Press Room

May 08, 2012

Category: Marriage, State Advocacy, State Laws, North Carolina

With North Carolina Loss, Momentum Still in Direction of LGBT Equality

Despite disappointing vote, public opinion continues shift toward fairness

 05/08/2012

Washington – Tonight North Carolina’s discriminatory and overreaching Amendment One passed, banning marriage and other forms of relationship recognition for gays and lesbians.  The Human Rights Campaign, the nation's largest lesbian, gay, bisexual and transgender (LGBT) civil rights organization, expressed disappointment in the vote, but characterized it as a temporary setback in the fight for equality.

“The passage of Amendment One is a heartbreaking loss for families in North Carolina, but will not stop us in the march toward full equality,” said HRC President Joe Solmonese.  “As the country continues to move in the direction of marriage equality, our opponents have cynically interrupted the important conversations taking place which lead to increased understanding and acceptance.”

Support for these constitutional amendments has been dropping over the years as support for marriage equality continues to rise nationwide.  In 2004 similar amendments passed on average 71 percent to 29 percent.  In 2008, the margin shrank from 57 percent to 43 percent.  The average for these amendments in the South has been 75 percent to 25 percent.  More on the history of state constitutional marriage bans is at: www.hrc.org/resources/entry/state-constitutional-marriage-bans

Prior to the vote, the May 1 PPP poll showed voters under age 30 opposed the amendment by 26 points and in addition, reports indicate that youth turnout was significantly high during the early voting period.  Tellingly, NC House Speaker Thom Tillis also recently said the issue was generational and that the amendment would be repealed in 20 years.

“Marriage is a tremendously motivating issue for younger voters, and we’ve seen an outpouring of energy against this amendment from youth,” said Solmonese.  “Elected officials would be wise to tap into this enthusiasm.”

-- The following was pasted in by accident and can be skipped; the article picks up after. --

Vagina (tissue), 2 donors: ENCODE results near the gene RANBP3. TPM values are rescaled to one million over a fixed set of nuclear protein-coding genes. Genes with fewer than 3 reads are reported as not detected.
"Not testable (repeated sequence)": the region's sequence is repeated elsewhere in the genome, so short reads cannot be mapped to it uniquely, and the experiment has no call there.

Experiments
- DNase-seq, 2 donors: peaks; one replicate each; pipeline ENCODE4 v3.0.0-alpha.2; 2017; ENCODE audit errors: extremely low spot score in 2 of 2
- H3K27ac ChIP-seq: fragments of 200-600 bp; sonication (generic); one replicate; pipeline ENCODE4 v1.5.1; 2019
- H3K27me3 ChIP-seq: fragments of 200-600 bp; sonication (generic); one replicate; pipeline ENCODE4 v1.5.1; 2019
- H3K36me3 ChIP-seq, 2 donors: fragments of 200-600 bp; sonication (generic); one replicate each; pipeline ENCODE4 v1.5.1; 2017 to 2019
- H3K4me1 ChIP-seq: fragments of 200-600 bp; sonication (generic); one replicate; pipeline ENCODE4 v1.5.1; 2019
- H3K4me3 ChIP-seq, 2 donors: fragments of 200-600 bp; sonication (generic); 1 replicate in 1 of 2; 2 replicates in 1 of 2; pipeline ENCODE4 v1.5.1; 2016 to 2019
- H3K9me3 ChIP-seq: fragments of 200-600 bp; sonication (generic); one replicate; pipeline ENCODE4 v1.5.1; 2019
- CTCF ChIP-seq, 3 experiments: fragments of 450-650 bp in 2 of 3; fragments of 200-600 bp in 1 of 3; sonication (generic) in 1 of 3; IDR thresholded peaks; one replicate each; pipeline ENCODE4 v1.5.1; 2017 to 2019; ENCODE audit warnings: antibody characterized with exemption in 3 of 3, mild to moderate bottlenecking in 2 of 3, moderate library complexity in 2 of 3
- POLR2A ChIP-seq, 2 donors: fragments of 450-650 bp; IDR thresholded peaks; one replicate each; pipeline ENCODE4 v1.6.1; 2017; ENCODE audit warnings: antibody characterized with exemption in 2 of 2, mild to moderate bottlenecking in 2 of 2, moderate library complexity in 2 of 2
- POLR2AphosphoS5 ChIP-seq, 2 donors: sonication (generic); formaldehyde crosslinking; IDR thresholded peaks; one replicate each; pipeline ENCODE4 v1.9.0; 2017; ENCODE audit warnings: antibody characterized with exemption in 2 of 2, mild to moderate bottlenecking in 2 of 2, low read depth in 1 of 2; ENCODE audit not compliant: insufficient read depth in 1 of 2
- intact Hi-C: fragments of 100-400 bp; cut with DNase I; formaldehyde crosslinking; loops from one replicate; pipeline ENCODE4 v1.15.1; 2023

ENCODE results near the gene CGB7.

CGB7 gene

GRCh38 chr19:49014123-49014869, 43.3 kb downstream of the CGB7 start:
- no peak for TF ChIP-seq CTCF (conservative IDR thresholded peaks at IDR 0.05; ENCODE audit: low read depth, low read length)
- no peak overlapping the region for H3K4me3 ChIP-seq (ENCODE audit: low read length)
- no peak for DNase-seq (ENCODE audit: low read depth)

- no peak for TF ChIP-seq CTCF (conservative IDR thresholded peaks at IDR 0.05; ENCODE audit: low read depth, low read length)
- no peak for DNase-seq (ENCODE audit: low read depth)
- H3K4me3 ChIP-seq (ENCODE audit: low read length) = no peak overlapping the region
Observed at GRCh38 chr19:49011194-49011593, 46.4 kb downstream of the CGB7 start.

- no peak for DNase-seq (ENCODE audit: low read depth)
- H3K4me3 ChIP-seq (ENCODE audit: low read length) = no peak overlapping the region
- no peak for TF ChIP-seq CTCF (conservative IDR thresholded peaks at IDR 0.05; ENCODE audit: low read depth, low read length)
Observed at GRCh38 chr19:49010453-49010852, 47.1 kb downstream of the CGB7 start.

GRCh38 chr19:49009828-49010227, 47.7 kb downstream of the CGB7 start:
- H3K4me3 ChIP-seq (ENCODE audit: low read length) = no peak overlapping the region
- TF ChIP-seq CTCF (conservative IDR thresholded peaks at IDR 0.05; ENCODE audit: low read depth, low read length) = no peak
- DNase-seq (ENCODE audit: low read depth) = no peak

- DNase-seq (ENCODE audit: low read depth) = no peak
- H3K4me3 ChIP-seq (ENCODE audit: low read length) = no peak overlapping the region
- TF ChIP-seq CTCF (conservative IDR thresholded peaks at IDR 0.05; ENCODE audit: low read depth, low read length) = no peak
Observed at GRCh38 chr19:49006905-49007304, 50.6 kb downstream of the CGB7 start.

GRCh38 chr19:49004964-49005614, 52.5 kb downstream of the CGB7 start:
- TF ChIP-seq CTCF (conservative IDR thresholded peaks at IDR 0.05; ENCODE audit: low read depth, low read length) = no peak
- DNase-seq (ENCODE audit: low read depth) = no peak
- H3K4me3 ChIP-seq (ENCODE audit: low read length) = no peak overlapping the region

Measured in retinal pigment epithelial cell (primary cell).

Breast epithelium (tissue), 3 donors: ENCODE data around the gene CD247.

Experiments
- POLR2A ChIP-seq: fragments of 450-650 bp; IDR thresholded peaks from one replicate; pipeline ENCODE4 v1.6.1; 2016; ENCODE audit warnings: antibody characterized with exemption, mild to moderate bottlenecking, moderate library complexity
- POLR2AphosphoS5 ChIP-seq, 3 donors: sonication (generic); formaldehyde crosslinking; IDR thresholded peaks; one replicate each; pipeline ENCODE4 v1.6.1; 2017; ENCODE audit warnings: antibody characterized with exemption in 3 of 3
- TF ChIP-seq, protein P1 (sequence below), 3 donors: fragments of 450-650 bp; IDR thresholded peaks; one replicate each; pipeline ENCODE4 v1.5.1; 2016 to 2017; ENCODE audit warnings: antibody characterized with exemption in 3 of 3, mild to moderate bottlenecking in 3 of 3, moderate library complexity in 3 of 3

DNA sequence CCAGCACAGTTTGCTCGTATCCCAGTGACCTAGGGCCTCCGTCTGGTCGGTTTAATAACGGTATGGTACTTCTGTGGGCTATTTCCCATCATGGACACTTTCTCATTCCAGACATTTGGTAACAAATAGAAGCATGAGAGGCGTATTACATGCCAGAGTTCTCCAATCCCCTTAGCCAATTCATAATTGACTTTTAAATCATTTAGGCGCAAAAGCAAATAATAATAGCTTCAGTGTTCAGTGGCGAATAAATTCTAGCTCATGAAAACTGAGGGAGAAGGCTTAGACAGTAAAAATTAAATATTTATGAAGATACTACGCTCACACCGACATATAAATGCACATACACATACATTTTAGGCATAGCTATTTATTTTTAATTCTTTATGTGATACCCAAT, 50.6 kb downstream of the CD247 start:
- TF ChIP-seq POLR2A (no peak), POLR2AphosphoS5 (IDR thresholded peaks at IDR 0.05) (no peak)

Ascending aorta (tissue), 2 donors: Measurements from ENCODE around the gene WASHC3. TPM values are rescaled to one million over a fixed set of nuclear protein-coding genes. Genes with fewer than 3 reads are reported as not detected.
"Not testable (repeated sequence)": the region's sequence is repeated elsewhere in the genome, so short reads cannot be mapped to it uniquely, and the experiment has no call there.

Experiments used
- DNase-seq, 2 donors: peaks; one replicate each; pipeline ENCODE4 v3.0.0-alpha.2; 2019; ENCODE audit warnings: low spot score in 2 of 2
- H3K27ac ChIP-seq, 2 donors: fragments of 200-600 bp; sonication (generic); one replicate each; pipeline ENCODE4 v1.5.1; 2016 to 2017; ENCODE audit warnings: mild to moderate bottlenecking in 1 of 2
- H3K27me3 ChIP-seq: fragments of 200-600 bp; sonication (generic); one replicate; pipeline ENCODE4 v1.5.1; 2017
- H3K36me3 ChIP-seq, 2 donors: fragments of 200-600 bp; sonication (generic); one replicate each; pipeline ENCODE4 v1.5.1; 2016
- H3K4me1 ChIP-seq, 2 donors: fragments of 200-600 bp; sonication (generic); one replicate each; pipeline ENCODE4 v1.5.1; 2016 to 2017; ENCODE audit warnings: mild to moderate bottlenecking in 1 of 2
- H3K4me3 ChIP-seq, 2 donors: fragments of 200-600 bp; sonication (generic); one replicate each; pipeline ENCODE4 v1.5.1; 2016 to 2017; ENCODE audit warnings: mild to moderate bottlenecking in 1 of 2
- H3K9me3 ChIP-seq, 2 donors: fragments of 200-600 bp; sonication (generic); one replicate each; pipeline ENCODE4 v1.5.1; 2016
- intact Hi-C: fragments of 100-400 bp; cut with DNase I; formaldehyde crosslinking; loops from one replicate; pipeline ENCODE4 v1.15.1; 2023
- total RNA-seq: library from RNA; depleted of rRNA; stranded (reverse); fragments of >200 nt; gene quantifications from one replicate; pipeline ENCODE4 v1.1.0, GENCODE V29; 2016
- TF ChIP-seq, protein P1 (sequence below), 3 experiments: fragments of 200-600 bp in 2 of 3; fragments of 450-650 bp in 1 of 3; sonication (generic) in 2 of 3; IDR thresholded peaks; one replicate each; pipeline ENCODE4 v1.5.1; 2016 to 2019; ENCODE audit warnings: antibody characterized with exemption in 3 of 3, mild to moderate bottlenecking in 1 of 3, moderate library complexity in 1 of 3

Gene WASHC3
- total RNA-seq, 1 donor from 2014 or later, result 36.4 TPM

The amendment, which made it to the ballot after Republicans took control of both houses of the state legislature in 2010, could strip legal protections and healthcare coverage from children, threaten basic protections that all unmarried couples rely on, and harm unmarried seniors.  Polling shows that when voters understood how far-reaching Amendment One was, they turned against it – but only 40 percent even knew the amendment banned civil unions. 

“Our opponents were unfortunately successful in masking the broad nature of this measure,” said Solmonese.  “Were it not for their lies, voters would have understood the harm that this amendment will inflict on thousands of North Carolina families and would have voted against it.”

HRC is proud to have been a founding member of the Coalition to Protect All NC Families and applauds all of the member organizations’ efforts against Amendment One.  HRC had staff on the ground for months leading a robust field, campus and faith outreach effort.  In cash and in-kind contributions including staff resources, HRC’s commitment to the campaign against Amendment One was nearly $500,000.

The Human Rights Campaign is America's largest civil rights organization working to achieve lesbian, gay, bisexual and transgender equality. By inspiring and engaging all Americans, HRC strives to end discrimination against LGBT citizens and realize a nation that achieves fundamental fairness and equality for all.

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